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The Bare Minimum: Arduino

by Josh Kaplan, May 30, 2017

As an undergraduate, I remember many occasions where I needed to become proficient in a topic as a step to achieving some further goal. It still happens to me today and I see it happening to my students. This post on Arduino is for people in that situation. You need to build the skill, but diving deep into it isn’t your priority and you just want to learn enough to get by for now. With that in mind, this post deliberately glosses over many of the details, but tries to provide links wherever possible to allow to dive deeper on the topics that either don’t quite sink in right away or that you want to learn more about.

A Quick Overview of Arduino

An Arduino is a microcontroller board. In simple terms, think of it as a computer that only runs a single program. There are a lot of different Arduino boards (here), but some of the common ones are the Uno, the Nano, and the Mega. The biggest difference you’ll for most of these is the number of pins they have available.

Arduino Hardware

Different Arduino boards have different capabilities. Take a look at the Technical Specs to get a brief overviews.

Arduino Software

An Arduino program is structured like this:

void setup 
    // Insert setup code here

void loop 
    // Insert loop code here

Where the code in setup runs once, when the board is powered on and the code in loop runs over-and-over (after setup) as long as the board remains powered on.

A Basic Arduino Program

The Arduino Uno (and some others) has a built-in LED connected to pin 13. This means if you turn on pin 13 (have power going to it) the LED will be lit. Turn off the pin (remove power) and the LED will turn off. The blinking LED is the Hello World of Arduino. It’s how you know every is working (check out this tutorial.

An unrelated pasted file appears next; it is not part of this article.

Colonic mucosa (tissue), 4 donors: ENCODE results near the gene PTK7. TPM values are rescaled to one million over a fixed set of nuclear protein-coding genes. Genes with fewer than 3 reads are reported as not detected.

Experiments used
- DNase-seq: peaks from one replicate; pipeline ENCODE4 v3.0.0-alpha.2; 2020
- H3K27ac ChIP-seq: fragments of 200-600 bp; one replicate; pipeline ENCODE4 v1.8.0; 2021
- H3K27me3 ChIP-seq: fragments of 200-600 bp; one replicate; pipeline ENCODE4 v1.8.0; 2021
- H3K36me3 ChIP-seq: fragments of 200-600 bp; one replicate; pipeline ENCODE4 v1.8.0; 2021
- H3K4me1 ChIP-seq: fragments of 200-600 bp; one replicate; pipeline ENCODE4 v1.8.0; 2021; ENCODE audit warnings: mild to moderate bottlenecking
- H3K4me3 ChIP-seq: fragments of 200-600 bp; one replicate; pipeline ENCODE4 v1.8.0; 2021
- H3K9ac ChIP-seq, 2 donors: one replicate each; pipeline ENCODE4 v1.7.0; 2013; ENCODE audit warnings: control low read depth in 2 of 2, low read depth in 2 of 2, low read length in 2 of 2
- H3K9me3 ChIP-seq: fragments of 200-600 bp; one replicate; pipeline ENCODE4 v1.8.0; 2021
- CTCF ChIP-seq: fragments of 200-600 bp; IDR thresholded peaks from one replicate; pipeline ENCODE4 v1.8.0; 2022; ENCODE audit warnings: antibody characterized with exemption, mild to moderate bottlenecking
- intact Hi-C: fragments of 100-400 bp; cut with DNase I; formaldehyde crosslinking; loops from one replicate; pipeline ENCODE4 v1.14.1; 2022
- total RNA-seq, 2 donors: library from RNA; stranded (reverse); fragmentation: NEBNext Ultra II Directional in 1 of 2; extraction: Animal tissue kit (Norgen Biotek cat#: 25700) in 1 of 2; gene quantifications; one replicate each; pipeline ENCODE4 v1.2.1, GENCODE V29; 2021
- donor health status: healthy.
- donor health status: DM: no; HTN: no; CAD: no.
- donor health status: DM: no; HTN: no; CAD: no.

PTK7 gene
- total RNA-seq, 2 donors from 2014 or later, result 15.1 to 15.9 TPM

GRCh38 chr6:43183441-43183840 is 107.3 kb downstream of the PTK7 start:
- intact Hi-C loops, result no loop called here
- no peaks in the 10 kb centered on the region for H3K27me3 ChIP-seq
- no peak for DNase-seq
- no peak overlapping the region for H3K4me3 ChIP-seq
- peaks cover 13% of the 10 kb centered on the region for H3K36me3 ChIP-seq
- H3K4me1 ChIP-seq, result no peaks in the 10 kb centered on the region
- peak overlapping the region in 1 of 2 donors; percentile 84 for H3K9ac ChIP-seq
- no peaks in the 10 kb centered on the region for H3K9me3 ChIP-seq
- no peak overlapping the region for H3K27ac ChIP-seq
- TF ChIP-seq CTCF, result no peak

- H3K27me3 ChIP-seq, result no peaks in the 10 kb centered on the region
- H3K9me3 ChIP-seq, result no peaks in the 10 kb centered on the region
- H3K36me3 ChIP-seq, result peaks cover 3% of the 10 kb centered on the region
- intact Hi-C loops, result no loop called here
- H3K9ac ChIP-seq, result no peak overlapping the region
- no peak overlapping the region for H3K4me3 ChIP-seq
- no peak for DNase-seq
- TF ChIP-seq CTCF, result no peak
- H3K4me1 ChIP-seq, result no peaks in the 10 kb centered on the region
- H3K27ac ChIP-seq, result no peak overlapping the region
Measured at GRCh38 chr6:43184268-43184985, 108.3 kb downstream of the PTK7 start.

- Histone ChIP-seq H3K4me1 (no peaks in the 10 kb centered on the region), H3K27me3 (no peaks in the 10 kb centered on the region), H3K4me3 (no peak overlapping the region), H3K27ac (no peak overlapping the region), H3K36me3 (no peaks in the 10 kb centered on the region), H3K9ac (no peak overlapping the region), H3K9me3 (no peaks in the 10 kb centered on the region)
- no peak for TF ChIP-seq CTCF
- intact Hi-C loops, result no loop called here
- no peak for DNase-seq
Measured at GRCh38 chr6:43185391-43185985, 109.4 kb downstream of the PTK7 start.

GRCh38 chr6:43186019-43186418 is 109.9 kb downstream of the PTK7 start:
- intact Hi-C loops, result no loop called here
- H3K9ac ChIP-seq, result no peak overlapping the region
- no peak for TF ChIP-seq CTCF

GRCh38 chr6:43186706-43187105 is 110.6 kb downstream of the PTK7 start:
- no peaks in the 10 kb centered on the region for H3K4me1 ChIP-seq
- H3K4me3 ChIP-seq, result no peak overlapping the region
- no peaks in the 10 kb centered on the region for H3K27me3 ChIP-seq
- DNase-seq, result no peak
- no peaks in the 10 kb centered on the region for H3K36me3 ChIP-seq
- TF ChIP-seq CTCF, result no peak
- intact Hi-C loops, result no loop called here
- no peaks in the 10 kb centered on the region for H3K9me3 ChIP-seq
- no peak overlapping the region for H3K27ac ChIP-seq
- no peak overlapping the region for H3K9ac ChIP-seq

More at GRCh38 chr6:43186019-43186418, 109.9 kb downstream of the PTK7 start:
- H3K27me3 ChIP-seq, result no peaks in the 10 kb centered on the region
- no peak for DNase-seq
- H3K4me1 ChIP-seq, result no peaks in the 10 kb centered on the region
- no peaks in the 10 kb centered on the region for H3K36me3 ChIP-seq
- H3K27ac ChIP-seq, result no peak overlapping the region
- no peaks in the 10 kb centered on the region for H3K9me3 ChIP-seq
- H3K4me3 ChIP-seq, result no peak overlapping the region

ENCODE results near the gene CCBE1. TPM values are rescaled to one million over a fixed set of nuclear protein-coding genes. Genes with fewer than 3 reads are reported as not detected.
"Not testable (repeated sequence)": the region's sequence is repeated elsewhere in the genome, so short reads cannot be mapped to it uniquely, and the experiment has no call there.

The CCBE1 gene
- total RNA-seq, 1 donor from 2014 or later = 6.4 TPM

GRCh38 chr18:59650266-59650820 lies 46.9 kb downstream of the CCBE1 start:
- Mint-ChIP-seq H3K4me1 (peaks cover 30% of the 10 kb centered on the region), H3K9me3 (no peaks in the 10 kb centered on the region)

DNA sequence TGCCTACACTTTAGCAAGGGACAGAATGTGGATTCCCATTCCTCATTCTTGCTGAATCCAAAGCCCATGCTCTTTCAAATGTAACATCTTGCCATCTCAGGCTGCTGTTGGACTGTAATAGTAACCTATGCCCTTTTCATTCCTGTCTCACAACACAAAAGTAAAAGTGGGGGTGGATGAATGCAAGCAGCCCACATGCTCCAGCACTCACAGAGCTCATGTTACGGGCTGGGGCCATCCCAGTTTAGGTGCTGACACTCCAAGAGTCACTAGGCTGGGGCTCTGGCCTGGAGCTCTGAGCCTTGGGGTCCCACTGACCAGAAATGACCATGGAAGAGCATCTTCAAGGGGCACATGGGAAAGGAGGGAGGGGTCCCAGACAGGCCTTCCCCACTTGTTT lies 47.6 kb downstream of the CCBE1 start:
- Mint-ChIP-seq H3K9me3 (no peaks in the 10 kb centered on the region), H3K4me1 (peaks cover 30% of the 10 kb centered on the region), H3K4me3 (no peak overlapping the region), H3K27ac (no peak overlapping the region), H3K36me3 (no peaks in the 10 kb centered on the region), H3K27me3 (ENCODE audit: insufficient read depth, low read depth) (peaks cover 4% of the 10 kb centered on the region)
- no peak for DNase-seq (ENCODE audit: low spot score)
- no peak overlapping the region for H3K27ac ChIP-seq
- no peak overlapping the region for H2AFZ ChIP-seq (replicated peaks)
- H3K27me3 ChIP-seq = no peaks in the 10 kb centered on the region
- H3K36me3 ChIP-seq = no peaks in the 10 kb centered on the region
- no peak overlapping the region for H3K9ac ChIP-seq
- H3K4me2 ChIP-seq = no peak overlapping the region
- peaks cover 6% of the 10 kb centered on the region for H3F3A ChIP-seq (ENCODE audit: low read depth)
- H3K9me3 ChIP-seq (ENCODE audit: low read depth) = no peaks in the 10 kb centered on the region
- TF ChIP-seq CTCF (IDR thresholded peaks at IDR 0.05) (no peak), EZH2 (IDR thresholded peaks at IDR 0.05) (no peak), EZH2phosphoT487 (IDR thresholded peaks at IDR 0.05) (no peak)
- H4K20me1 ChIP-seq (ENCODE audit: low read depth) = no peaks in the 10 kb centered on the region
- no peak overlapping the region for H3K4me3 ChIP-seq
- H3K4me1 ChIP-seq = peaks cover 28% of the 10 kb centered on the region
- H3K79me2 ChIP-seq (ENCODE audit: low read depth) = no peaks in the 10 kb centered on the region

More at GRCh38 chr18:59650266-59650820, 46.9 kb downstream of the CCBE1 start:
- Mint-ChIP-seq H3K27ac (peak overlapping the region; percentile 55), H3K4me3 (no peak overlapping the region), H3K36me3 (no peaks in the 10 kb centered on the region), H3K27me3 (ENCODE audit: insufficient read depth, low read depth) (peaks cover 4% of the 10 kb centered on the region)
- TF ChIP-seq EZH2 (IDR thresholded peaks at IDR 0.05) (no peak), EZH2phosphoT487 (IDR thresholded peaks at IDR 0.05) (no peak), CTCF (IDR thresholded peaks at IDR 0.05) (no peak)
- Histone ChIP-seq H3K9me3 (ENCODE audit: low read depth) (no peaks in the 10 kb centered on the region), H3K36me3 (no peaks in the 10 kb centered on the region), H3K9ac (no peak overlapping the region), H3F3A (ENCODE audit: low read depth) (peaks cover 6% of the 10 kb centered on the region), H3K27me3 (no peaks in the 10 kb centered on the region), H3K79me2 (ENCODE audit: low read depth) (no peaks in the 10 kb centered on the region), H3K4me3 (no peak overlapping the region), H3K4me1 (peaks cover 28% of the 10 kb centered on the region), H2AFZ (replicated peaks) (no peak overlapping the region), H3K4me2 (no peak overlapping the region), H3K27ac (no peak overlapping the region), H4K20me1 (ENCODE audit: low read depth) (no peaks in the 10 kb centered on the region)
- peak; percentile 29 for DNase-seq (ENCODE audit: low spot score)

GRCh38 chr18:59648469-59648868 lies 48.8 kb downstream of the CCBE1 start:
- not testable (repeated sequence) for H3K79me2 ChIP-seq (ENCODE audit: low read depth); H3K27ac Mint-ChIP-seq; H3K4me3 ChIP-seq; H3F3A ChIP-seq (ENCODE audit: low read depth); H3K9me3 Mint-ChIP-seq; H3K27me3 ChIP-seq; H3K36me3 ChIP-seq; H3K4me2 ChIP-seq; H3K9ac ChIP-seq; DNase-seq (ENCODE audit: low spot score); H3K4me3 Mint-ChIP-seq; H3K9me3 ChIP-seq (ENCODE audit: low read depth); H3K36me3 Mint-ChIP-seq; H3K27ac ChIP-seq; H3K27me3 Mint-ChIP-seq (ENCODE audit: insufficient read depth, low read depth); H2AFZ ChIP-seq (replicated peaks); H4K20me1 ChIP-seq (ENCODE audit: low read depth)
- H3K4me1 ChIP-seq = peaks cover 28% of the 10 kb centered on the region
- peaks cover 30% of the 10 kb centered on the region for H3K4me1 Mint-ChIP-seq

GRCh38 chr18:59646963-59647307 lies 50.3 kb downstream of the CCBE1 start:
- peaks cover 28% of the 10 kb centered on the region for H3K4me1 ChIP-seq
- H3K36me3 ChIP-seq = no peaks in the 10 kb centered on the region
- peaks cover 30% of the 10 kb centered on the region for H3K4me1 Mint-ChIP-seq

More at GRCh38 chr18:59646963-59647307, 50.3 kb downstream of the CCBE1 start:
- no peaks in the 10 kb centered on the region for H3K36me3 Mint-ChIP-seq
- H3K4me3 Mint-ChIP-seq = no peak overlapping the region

* blink.ino
 * Makes the built-in LED blink.

void setup() 
    pinMode(13, OUTPUT);

void loop() 
    digitalWrite(13, HIGH);   // turn the LED on 
    delay(1000);              // wait 1000 milliseconds 
    digitalWrite(13, LOW);    // turn the LED off
    delay(1000);              // wait 1000 milliseconds 

The Arduino Language

The Arduino language is basically just C++ with some Arduino-specific functionality thrown on top of it and some other extra features taken out. For simplicity it is very similar to C and as long as you don’t get into any object-oriented programming (OOP), knowledge of C is more or less compatible with Arduino.

Variables and Types

Variables in Arduino are more or less the same as they are in C or C++. If unfamiliar with programming and what a variable is in the context of computer science, it is not all that different from the concept of a variable in mathematics; a variable is simply something that represents something else (e.g. or ).

Variables in software however can represent more than just numbers. You can have a variable called name represent the data "Josh". As such, variable have data types associated with them. Computers aren’t always very smart, so when you declare a variable, you have to tell the Arduino what type of data that variable will hold. Here’s an (but certainly not an all-inclusive) example:

int x = 3;                  // x is an integer
unsigned int y = 42;        // y is an unsigned integer
float e = 2.71;             // e is a floating point number
double pi = 3.14159;        // pi is a double precision number

For more on variables and data types, take a look at these tuorials from Arduino and SparkFun.

Conditions and Branching

Conditions, also called Boolean Expressions, are expressions that are either true or false. By checking if a condition is true or false, we can make our program do different things under various conditions or inputs.

The Comparison Operators, (==, <, >, <=, >=, !=), can be used to compare values. The Boolean Operators, or logical operators (&&, ||, !) can be used to logically combine conditions.

Control Structures such as if and if/else are used to make the program do different things based on conditions.


One of the things that makes computers so useful is the ability to do things over-and-over very fast. Loops are how we make a computer (or in this case a microcontroller) do that. There are two main types of loops:

Diving Deeper

This was just a brief overview to get you started with Arduino and, hopefully, there are enough links and resources to give you some areas to dive a little deeper. In case you’re looking for more or want some more guided tutorials here are a few more resources to get you started: